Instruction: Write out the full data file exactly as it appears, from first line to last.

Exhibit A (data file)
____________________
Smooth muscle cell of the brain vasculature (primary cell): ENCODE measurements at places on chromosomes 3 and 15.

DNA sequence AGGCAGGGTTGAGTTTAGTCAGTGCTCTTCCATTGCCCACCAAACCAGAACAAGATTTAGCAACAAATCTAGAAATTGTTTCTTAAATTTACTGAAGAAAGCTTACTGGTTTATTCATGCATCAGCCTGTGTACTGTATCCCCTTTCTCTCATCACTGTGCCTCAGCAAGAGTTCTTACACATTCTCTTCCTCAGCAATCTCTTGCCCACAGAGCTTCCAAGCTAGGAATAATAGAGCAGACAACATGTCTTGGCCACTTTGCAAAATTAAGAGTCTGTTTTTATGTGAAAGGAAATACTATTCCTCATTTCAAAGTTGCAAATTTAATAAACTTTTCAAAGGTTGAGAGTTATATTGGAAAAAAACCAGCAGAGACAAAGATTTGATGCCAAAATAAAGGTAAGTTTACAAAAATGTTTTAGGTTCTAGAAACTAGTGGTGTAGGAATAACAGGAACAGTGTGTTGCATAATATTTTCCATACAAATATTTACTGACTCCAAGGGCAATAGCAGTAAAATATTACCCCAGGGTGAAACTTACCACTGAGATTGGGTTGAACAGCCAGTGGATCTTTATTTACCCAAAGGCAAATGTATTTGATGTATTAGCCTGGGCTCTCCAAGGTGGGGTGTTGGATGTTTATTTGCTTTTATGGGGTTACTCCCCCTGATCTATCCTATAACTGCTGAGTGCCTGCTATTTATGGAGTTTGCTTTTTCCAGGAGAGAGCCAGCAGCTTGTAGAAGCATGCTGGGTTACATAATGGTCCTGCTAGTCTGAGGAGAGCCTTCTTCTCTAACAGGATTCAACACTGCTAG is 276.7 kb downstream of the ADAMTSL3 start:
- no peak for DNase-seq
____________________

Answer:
Smooth muscle cell of the brain vasculature (primary cell): ENCODE measurements at places on chromosomes 3 and 15.

DNA sequence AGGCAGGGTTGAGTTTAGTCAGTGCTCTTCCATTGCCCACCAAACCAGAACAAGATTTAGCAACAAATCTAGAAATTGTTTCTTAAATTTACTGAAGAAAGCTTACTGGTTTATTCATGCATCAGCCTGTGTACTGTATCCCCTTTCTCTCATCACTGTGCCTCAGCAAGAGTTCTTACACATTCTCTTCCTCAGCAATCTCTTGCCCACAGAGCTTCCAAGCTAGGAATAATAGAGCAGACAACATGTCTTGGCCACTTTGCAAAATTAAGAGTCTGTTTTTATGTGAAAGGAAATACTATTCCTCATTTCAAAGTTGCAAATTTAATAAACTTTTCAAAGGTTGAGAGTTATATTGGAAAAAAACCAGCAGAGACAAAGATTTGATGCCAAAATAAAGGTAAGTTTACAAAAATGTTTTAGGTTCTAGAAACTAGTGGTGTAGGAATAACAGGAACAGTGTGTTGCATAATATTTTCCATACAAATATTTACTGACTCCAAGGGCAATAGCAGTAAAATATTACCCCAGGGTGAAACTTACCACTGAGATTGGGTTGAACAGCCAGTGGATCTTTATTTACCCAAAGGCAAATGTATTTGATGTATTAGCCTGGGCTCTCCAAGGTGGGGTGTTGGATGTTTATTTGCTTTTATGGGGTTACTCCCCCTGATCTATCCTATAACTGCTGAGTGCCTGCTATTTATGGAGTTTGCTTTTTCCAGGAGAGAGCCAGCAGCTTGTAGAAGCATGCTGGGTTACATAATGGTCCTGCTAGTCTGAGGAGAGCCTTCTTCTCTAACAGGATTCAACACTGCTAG is 276.7 kb downstream of the ADAMTSL3 start:
- no peak for DNase-seq